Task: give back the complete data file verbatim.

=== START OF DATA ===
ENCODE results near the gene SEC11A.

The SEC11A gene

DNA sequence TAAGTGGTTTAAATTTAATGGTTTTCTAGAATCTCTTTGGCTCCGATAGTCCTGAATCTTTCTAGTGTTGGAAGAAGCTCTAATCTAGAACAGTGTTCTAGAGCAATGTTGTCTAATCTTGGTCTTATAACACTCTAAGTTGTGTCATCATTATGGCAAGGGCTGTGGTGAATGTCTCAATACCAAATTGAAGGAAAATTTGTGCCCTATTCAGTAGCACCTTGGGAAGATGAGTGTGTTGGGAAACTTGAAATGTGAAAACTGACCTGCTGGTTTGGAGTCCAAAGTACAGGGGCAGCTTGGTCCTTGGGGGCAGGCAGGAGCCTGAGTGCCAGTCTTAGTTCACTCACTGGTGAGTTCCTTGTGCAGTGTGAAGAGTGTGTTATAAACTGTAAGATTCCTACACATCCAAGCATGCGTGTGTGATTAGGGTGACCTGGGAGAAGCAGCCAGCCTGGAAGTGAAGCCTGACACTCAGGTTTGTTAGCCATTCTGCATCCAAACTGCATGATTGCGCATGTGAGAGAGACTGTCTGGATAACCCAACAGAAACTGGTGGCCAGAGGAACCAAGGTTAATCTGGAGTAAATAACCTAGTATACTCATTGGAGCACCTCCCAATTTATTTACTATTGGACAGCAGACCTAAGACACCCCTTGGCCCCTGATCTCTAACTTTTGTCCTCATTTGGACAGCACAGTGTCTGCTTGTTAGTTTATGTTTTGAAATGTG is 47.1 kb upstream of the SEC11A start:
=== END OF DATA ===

ENCODE results near the gene SEC11A.

The SEC11A gene

DNA sequence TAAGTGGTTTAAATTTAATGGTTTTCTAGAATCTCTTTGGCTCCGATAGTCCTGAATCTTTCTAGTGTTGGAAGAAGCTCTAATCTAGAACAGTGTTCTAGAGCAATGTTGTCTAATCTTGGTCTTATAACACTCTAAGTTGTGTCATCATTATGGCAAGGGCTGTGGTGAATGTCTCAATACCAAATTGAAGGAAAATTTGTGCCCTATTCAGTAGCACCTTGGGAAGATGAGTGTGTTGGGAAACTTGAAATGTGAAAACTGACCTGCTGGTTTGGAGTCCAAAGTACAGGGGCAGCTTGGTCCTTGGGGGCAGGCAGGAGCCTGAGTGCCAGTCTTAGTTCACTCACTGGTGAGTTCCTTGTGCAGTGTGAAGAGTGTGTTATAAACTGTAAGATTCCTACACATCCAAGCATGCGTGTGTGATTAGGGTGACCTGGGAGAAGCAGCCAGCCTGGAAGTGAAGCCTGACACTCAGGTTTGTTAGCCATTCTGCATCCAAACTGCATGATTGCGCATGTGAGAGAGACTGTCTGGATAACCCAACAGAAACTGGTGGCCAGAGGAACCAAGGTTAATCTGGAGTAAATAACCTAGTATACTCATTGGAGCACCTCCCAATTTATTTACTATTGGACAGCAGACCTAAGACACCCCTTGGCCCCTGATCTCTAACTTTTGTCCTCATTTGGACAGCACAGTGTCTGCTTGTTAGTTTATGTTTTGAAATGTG is 47.1 kb upstream of the SEC11A start: